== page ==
Visiting Domino's Spotify app is far more pleasing than visiting Domino's website in your effort to find music, yet the app features little original content. If you click Franz Ferdinand inside the Artists section of the app, it pops you into Spotify's artist page for the band. Matador's app is more of the same, but at least features a tour dates page as well as a grid of albums you can view sorted by the year they were released by the label.

Conveniently located in the top right corner of every page inside the Matador app is a "Visit Website" button that begs to be clicked, as if the app is nothing more than a pop-up shop at a music festival. Warner Sound's app takes it up a notch with three link-outs per page — one for Facebook, Twitter, and the Warner Sound website — all of which remove you from the Spotify app experience. The only originality this app provides is inside the "Family Tree" area, where you can check out micro-playlists of songs that allegedly influence bands like The Black Keys and Fun.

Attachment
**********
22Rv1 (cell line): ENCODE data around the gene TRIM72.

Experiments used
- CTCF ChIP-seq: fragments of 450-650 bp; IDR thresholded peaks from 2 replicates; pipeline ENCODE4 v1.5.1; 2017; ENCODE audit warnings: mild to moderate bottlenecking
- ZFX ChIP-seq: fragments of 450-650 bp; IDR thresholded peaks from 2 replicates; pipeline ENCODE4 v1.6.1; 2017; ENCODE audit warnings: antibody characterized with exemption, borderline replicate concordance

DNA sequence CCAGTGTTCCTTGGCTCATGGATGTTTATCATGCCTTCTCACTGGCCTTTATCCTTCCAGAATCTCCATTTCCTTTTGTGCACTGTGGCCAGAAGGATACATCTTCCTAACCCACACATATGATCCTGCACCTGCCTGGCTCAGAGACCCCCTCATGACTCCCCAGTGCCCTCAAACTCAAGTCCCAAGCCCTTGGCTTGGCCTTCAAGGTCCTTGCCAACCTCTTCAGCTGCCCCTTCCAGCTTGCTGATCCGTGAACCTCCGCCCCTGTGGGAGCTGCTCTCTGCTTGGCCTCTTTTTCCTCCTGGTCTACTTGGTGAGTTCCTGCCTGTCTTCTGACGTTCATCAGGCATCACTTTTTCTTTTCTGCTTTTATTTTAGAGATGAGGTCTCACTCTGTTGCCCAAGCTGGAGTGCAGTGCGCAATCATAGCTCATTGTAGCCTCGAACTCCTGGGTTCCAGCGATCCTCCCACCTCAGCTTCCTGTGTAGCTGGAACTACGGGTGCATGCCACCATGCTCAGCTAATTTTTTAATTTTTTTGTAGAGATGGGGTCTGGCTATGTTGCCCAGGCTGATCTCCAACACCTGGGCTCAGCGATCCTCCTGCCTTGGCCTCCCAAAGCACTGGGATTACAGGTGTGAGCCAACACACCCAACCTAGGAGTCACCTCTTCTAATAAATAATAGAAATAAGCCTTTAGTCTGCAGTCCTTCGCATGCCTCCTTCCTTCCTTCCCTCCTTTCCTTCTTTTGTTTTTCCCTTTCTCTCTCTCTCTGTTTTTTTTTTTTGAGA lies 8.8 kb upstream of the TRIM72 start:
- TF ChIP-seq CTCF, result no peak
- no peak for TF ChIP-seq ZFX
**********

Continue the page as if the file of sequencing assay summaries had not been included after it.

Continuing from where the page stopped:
This app attempts to scan your library and/or the tastes of Facebook friends to build playlists for you. In our tests, neither worked very well. On the first "Instant Playlist" we created, "Spice Up Your Life" by the Spice Girls and "Milkshake" by Kelis made appearances. No thanks. The Belle and Sebastian Instant Playlist we made turned up more relevant songs — but they were sandwiched between oddball picks like Gavin DeGraw, and yes, more Spice Girls.



Ever want to dig in to classical music but haven't had the time? Classify makes browsing composers as well as the orchestras playing their music elegant and intuitive. Each composer gets their own bust and biography (see above), complete with several albums to get you started on their music. As a clean, curated introduction to the basics of classical music, Classify might be the most useful app of the bunch.